Egypt Hopes to Stop Sale of ‘Stolen’ Bust of King Tut While the Auction House Claims ‘Ancient Objects Cannot Be Traced’ 

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The Egyptian Embassy is calling on British auction house Christie’s to halt the sale of an ancient bust of King Tutankhamun, a piece valued at nearly $5 million (£4 million), according to officials.

The Daily Mail reported that officials with the Egyptian Embassy in London have asked Britain to step in and prevent the July sale of the 3,000-year-old artifact, which they say was looted from the Karnak Temple in Luxor.

King Tut
The ancient King Tut stone bust is scheduled to go to auction July 4, where officials expect it to fetch $5 million. (The Telegraph/screenshot)

The brown quartzite sculpture, which Christie’s says provides viewers an “exceptional representation of the King,” is set to go to auction on July 4.

Not only are Egyptian officials working to put a stop to the sale of the Tut bust, but have also called for the halt of all other Egyptian items scheduled for auction on July 3 and 4. Zahi Hawass, a former antiquities chief for the North African nation, emphasized the importance of valid ownership certificates and told The Independent he suspected Christie’s “would not have any proof whatsoever of its ownership.”

Egyptian officials have since threatened to get Interpol involved should it find that any Egyptian piece has been illegally removed from the country.

“We will never allow anyone to sell any ancient Egyptian artifact,” a spokesman for the Egyptian Ministry of Antiquities said in a statement.

Still, Christie’s said it has no concerns over the bust’s ownership, arguing that “ancient objects by their nature cannot be traced over millennia.”

“It is hugely important to establish recent ownership and legal right to sell which we have clearly done,” a spokesman for the auction house told The Independent. “We wouldn’t offer for sale any object where there was concern over ownership or export.”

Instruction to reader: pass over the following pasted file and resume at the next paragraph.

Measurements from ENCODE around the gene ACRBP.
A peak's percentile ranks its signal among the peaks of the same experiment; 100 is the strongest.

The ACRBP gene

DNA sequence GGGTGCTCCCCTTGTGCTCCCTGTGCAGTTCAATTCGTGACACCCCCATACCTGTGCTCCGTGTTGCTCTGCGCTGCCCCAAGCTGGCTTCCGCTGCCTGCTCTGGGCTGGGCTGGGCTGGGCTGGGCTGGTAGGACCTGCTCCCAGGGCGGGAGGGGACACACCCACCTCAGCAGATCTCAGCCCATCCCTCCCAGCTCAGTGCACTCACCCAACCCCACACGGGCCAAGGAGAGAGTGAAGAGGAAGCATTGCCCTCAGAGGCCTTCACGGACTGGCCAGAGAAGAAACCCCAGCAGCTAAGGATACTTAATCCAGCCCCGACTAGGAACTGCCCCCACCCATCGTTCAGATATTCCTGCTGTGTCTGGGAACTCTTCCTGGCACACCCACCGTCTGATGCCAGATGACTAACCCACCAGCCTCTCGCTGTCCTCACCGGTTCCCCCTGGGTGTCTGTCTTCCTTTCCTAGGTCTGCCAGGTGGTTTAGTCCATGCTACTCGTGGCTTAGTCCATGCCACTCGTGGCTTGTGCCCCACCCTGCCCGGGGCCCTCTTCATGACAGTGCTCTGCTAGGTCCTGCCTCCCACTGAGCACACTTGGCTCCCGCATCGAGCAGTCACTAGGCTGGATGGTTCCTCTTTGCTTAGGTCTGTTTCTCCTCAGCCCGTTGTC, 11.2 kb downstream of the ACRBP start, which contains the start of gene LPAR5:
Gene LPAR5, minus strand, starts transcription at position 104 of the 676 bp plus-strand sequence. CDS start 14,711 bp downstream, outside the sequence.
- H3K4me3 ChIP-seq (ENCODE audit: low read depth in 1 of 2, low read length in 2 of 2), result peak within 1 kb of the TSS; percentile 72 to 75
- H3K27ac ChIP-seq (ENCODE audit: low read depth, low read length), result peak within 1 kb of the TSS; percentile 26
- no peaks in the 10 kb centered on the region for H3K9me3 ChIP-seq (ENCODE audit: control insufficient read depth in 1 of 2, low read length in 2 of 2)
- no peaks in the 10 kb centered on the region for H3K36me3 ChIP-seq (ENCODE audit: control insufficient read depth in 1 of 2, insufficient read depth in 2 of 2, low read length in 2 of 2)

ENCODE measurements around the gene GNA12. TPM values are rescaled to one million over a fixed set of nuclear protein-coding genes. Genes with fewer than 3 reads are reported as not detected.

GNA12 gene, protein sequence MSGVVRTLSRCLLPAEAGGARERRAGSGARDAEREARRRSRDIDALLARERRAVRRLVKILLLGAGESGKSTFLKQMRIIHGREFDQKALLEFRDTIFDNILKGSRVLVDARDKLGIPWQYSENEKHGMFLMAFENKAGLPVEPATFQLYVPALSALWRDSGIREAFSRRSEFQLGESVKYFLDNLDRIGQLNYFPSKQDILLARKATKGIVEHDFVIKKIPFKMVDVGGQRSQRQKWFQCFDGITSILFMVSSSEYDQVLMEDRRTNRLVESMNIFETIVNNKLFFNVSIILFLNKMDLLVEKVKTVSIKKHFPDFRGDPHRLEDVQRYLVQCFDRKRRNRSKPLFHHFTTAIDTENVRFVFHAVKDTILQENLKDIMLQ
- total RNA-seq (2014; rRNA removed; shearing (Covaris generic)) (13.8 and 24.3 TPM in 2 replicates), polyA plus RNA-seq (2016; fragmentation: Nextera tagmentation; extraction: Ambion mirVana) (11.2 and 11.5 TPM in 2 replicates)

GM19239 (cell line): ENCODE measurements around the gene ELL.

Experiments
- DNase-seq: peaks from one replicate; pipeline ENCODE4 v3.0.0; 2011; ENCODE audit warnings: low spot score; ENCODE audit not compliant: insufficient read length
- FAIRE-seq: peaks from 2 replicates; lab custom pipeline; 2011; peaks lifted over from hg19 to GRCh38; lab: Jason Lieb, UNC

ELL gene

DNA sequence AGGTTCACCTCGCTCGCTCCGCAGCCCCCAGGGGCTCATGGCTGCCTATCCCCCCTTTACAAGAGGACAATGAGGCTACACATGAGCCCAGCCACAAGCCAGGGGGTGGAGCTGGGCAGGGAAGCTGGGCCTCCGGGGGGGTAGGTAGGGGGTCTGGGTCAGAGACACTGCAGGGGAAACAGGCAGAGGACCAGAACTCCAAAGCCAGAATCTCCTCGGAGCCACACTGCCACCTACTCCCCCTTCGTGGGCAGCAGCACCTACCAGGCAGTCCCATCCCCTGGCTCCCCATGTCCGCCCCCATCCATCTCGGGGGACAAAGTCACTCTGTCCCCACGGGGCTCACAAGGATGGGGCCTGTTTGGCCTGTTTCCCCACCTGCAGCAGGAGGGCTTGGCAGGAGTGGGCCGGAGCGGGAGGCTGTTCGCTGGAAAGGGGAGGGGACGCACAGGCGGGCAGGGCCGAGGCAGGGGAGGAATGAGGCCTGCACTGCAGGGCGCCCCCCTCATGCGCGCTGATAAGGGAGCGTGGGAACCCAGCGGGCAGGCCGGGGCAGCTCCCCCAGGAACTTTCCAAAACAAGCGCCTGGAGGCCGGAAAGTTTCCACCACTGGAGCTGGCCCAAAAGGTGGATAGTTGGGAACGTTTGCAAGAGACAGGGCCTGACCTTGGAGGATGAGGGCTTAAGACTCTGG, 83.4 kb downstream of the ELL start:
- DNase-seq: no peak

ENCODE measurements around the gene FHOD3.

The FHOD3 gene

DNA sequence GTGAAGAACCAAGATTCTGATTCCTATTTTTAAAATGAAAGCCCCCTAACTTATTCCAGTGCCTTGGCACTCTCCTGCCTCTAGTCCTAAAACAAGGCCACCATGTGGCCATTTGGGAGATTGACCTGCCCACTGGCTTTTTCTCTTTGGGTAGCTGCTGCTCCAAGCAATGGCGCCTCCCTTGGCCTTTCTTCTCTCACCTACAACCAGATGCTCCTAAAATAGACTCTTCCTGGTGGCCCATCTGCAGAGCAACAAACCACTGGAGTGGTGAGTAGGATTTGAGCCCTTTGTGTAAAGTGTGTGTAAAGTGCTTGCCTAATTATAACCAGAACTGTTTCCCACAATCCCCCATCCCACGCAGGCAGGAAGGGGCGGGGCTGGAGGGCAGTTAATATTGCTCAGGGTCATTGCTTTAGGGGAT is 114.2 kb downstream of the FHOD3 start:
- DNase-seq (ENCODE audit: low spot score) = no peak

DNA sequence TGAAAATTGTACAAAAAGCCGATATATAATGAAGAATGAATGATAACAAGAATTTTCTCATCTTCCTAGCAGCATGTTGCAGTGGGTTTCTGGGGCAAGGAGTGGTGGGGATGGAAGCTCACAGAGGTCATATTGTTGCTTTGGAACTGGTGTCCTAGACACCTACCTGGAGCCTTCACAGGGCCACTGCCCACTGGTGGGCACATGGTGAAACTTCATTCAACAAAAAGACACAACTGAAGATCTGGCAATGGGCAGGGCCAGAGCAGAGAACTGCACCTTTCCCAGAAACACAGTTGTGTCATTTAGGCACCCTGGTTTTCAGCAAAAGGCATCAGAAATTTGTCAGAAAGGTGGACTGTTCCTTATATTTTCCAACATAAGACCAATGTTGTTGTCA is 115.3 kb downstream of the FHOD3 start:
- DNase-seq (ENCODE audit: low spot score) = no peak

The spokesman added that “Christie’s strictly adheres to bilateral treaties and international laws with respect to cultural property and patrimony,” and that Egypt was alerted to the sale beforehand.

According to the company’s listing, the King Tut piece is being sold by the Resondro Collection, which it lauds as “one of the world’s most renowned private collections of Egyptian art.” Christie’s said Resondro acquired the statue from Heinz Herzer, a Munich-based dealer,  back in 1985.

Before then, the pricey piece of art belonged to Austrian dealer Joseph Messina, who acquired it in 1973-74 from Prinz Wilhelm von Thurn und Taxis. Taxis had reportedly added the piece to his collection by the 1960s, according to the auction company.

Earlier this year, Egypt said it recovered an ancient stone tablet that had been stolen from the country and taken to the U.K. The artifact was saved after it was found for sale in an unnamed auction house in London.

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